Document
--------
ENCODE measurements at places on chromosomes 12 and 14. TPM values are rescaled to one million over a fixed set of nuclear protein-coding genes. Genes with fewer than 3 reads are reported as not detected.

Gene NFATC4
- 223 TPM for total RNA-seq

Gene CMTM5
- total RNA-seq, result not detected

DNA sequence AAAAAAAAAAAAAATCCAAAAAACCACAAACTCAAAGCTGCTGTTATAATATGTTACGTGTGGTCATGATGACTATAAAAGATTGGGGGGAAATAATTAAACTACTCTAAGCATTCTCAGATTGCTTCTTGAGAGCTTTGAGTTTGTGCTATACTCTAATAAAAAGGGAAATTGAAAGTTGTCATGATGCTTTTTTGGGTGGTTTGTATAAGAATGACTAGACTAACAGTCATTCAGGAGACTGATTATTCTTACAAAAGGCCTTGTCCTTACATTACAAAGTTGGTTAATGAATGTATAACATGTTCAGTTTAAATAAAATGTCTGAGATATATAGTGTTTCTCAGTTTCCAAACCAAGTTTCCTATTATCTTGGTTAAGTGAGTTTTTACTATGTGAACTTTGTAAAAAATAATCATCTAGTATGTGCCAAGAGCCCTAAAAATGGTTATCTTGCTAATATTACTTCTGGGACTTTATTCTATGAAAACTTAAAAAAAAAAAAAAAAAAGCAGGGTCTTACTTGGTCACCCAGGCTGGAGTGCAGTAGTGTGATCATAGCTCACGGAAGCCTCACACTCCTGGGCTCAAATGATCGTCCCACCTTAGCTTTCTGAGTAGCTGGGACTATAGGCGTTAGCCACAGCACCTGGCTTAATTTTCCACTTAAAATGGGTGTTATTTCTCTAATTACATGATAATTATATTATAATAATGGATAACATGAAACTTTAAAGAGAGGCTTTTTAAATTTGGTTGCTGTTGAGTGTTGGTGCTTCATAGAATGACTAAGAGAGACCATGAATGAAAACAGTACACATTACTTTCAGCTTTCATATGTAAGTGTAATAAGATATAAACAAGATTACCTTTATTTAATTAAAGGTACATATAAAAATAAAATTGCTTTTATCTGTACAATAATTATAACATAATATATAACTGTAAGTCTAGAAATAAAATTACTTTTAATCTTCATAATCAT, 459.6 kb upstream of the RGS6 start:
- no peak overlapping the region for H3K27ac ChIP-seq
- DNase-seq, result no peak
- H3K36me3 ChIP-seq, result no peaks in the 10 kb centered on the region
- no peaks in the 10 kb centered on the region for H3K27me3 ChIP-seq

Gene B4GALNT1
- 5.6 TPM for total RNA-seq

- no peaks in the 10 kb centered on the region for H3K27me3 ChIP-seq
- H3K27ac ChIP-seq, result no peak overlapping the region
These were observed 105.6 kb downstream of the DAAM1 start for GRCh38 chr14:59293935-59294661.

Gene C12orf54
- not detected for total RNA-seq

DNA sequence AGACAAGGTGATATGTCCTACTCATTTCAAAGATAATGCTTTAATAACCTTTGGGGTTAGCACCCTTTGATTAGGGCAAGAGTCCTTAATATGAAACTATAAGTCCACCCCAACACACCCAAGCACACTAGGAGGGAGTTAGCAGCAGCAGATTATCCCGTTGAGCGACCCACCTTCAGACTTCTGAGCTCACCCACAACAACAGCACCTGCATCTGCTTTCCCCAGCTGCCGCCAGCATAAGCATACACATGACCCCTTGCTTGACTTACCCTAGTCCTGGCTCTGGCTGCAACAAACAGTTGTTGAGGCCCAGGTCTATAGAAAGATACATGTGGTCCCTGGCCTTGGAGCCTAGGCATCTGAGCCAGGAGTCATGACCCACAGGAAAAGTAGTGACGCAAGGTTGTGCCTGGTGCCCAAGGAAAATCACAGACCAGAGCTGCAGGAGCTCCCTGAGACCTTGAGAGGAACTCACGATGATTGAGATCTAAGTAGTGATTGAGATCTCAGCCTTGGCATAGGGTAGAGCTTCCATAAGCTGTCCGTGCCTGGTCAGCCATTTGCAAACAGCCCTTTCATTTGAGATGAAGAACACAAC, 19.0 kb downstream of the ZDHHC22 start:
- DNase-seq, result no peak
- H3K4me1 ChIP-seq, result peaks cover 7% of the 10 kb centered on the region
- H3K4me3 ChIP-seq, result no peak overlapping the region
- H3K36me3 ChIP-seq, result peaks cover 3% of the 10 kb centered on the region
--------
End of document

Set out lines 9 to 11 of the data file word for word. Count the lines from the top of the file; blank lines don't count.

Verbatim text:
- H3K36me3 ChIP-seq, result no peaks in the 10 kb centered on the region
- no peaks in the 10 kb centered on the region for H3K27me3 ChIP-seq

Gene B4GALNT1